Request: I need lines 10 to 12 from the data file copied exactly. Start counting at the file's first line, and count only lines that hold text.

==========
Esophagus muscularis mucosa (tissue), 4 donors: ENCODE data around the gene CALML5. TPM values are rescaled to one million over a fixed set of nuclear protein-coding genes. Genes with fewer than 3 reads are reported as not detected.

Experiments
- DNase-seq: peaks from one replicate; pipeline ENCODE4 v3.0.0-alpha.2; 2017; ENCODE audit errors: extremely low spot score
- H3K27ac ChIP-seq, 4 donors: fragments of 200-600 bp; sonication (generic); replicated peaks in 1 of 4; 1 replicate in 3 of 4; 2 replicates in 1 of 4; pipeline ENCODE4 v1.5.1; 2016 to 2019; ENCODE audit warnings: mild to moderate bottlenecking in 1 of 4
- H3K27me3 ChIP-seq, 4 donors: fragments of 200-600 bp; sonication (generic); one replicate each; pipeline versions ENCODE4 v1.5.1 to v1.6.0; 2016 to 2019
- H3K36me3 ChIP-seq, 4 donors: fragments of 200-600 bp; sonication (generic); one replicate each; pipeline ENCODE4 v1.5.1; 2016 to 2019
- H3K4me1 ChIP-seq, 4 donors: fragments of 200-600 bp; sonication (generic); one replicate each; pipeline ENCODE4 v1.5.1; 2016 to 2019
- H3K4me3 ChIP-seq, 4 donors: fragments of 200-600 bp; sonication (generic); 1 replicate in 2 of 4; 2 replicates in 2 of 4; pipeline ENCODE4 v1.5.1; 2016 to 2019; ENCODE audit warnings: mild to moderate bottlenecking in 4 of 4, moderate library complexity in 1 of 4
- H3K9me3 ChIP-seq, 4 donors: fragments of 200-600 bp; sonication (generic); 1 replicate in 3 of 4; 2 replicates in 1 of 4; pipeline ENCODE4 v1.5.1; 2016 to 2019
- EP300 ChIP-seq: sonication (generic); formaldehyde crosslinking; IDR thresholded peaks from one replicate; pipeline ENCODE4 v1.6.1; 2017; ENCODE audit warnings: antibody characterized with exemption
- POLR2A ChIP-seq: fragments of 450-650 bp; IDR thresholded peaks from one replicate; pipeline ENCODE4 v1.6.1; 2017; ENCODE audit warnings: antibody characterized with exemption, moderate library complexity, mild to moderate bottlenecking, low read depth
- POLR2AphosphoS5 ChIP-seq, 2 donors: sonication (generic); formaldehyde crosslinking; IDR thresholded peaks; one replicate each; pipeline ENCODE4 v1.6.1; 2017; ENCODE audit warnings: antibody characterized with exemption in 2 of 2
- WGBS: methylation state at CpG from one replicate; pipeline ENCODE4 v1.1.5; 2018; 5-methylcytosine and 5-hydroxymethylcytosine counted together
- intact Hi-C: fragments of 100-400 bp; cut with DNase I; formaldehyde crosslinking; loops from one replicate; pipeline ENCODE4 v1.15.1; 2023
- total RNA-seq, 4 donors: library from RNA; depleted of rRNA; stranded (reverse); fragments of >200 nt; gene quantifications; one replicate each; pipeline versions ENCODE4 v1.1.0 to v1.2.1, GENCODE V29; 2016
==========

- EP300 ChIP-seq: sonication (generic); formaldehyde crosslinking; IDR thresholded peaks from one replicate; pipeline ENCODE4 v1.6.1; 2017; ENCODE audit warnings: antibody characterized with exemption
- POLR2A ChIP-seq: fragments of 450-650 bp; IDR thresholded peaks from one replicate; pipeline ENCODE4 v1.6.1; 2017; ENCODE audit warnings: antibody characterized with exemption, moderate library complexity, mild to moderate bottlenecking, low read depth
- POLR2AphosphoS5 ChIP-seq, 2 donors: sonication (generic); formaldehyde crosslinking; IDR thresholded peaks; one replicate each; pipeline ENCODE4 v1.6.1; 2017; ENCODE audit warnings: antibody characterized with exemption in 2 of 2